The Older Sibling: Part 2

The big sentiment that is popularly held among Christians is the New Testament (though not of it’s choice) championing over its older sibling because of its generous supply of God’s grace and the lack of it in the Old Testament. While I do not view the New Testament as superior to its predecessor, I do experience difficulty in capturing the grace of God in the Old Testament, as it is often not explicitly mention in the English language. However, in our devotional journey with the Torah, my fellow colleagues and I have seen God’s grace generously splattered across the five books, proving that the above sentiment is nothing more than a fallacy.Continue reading “The Older Sibling: Part 2”

The Older Sibling: Part 1

The Old Testament has always been the least favored of the two testaments. Christians, preachers and churches behaved like parents showing outright favoritism to a child and justifying their actions by citing the child’s supremacy over his or her sibling, when they champion the New Testament and neglect the “older sibling”. As such, the Torah being part of the old also suffers from this neglect. However, my colleagues and I, who began our devotional journey with the Torah more than a year ago and are now halfway through Deuteronomy, have sieved from our learning that the features that the New Testament boasts of are not uniquely exclusive but can also be found in the Old Testament as exemplified by the Torah.Continue reading “The Older Sibling: Part 1”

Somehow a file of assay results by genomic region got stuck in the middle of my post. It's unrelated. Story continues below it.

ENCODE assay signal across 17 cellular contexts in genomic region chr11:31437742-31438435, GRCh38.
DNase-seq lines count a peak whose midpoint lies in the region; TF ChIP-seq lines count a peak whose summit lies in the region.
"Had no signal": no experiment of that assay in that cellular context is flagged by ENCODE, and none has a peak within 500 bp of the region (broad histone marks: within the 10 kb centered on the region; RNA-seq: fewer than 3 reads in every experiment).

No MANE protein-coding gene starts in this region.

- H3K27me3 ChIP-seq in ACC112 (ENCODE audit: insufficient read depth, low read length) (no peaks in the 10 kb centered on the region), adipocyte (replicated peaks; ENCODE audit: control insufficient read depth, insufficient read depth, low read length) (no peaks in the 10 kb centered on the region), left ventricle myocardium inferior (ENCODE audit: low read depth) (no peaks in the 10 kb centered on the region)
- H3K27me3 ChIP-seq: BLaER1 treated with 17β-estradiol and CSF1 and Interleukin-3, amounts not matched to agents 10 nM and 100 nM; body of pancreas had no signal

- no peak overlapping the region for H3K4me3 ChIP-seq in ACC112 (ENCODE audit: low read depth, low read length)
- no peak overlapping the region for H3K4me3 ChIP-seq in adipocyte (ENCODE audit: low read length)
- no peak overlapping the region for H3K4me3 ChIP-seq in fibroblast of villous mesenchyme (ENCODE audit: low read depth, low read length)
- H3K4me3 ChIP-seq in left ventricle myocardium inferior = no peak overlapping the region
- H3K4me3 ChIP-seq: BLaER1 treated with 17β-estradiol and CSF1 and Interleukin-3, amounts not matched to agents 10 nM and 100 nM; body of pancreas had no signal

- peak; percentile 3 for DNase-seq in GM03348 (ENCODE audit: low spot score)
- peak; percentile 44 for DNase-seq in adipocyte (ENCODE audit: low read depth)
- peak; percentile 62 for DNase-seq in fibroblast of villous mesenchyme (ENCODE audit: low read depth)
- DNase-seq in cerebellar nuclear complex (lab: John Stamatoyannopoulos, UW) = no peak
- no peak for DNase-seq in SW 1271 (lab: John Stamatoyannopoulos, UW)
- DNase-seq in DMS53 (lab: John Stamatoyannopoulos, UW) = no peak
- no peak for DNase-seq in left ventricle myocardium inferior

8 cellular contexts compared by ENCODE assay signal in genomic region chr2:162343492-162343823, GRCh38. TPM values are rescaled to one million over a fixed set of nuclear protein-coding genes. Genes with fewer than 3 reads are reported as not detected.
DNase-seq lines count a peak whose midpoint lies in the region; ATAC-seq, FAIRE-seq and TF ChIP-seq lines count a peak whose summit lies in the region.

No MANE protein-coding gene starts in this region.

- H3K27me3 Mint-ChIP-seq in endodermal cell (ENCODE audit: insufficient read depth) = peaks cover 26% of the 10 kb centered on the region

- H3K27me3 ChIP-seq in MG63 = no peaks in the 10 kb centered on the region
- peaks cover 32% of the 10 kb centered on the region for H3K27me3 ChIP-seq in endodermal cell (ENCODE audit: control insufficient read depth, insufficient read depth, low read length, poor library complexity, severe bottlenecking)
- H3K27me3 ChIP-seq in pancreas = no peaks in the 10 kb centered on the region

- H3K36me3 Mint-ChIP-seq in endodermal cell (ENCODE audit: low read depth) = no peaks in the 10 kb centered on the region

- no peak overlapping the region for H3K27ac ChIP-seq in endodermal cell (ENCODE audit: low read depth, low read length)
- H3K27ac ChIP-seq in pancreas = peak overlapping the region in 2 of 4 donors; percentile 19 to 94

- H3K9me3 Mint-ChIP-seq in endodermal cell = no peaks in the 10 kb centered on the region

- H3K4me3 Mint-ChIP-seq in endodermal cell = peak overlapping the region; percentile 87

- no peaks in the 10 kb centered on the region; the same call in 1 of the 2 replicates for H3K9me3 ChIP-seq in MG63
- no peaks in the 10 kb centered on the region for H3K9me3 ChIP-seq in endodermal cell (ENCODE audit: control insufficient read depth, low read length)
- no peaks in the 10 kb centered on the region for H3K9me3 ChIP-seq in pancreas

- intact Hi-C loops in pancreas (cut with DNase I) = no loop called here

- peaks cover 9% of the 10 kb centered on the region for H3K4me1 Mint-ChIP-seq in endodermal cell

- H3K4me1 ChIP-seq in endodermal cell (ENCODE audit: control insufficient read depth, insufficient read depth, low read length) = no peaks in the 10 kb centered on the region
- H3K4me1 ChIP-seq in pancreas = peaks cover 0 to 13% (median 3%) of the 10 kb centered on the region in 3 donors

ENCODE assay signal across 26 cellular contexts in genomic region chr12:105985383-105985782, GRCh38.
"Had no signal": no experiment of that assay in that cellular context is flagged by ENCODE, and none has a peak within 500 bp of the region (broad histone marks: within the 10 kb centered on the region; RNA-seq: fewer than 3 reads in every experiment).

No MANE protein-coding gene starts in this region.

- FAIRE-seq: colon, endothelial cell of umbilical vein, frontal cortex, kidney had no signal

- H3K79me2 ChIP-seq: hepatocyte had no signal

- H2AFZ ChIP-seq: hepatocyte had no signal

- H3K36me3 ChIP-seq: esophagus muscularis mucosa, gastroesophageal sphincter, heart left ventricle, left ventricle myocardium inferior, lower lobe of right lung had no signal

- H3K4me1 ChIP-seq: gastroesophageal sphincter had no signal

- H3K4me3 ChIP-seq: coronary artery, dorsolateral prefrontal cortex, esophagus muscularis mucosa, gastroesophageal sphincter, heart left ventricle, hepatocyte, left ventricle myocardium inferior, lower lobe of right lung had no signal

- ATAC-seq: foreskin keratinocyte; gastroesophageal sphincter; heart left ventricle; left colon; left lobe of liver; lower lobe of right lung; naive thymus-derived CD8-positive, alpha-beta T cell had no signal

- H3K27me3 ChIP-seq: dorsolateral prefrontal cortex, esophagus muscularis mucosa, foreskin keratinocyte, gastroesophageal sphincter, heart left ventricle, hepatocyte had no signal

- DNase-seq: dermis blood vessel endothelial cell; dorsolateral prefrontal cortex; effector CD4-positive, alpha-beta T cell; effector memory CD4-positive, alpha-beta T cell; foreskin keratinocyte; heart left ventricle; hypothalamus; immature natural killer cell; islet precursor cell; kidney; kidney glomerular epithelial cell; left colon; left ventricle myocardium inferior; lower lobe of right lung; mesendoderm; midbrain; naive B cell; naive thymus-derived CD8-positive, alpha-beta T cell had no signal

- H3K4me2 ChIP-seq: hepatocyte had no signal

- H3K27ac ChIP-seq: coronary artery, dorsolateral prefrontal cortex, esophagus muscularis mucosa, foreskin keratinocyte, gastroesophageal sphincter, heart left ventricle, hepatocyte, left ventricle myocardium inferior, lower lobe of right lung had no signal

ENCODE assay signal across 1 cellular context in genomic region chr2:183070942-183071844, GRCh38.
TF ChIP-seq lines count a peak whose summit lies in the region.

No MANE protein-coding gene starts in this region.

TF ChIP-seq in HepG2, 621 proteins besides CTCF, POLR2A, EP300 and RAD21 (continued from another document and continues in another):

Four Funerals

Over the weekend, I had an encounter with four funeral wakes. It started on Saturday morning with a drive to Ang Mo Kio town where I was looking for block 213, the wake’s exact location. It is common and convenient in Singapore for wakes to be organized at the ground level (known as void decks) of the nation’s most “iconic” architecture – the government flats built by the Housing Development Board. Also, it is not difficult to spot a funeral wake as it comes with distinctive decorations that tell the nature of the ceremony.Continue reading “Four Funerals”